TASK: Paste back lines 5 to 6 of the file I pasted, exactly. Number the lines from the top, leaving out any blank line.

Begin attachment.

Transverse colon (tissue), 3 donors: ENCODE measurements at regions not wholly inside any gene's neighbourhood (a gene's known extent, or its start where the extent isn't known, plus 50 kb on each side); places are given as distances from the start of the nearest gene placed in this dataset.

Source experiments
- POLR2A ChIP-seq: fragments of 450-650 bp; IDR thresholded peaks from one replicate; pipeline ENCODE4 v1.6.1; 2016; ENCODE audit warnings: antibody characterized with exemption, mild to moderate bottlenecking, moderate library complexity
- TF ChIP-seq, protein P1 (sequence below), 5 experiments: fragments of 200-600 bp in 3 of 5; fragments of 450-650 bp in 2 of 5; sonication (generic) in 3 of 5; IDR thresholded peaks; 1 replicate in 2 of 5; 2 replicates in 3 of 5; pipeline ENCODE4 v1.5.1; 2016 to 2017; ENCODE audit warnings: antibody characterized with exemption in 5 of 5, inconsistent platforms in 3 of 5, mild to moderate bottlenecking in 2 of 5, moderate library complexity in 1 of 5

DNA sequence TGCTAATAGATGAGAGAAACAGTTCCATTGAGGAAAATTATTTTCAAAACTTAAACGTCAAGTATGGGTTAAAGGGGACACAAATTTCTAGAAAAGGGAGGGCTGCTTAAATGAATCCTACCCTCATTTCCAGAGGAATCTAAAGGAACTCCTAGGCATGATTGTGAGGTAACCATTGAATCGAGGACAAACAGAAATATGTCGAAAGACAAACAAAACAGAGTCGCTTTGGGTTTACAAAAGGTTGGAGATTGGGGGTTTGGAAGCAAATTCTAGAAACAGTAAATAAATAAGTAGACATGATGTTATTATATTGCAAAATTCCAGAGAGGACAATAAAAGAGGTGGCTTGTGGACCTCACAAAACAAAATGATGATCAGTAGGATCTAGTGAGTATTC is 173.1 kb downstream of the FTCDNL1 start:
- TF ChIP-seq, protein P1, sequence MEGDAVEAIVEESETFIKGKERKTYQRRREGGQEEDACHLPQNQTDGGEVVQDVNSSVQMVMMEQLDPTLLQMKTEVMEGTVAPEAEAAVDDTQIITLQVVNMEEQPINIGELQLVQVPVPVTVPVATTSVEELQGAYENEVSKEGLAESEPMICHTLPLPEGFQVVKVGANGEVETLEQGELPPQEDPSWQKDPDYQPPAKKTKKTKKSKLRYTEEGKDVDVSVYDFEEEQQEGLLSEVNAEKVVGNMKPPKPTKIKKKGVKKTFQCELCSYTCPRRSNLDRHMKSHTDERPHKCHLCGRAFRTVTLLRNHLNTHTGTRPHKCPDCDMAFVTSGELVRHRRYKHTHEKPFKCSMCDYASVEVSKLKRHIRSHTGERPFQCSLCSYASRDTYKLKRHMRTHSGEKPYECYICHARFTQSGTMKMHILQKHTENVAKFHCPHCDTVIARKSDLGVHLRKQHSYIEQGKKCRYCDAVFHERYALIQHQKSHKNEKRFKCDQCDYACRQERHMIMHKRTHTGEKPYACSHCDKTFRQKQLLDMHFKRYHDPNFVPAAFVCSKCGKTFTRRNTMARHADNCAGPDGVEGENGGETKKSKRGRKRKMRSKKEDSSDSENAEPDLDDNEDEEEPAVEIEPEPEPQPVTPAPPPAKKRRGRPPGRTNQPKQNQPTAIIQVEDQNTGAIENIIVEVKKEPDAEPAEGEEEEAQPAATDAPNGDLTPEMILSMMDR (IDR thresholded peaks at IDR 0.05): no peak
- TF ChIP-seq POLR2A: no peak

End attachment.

DNA sequence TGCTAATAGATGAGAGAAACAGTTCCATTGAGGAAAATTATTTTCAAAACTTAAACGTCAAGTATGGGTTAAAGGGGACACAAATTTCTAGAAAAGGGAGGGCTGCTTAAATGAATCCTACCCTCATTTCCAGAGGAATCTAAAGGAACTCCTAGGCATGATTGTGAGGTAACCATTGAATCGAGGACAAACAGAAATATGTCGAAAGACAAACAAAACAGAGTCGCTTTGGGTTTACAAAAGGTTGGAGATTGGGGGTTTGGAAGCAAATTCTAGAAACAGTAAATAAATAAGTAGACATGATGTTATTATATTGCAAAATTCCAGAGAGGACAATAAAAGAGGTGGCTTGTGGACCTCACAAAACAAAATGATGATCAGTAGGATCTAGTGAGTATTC is 173.1 kb downstream of the FTCDNL1 start:
- TF ChIP-seq, protein P1, sequence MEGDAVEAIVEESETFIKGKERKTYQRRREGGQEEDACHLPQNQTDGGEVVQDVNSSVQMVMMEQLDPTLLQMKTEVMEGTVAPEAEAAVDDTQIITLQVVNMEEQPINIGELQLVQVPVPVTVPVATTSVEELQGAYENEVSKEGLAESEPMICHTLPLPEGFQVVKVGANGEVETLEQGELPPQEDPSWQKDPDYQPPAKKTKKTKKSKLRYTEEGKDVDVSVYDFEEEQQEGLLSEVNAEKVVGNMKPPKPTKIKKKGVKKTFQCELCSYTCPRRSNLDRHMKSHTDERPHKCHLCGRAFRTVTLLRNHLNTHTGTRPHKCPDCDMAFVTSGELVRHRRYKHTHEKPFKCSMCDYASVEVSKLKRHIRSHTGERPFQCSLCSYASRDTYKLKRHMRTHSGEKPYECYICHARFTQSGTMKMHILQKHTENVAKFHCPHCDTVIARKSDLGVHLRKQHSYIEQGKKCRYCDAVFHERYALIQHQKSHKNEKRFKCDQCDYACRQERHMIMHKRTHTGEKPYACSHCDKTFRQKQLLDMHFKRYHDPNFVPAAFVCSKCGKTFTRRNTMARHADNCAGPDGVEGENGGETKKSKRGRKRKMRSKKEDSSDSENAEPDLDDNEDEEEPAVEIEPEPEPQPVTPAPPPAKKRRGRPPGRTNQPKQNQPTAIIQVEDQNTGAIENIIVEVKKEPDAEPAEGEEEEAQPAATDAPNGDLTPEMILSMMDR (IDR thresholded peaks at IDR 0.05): no peak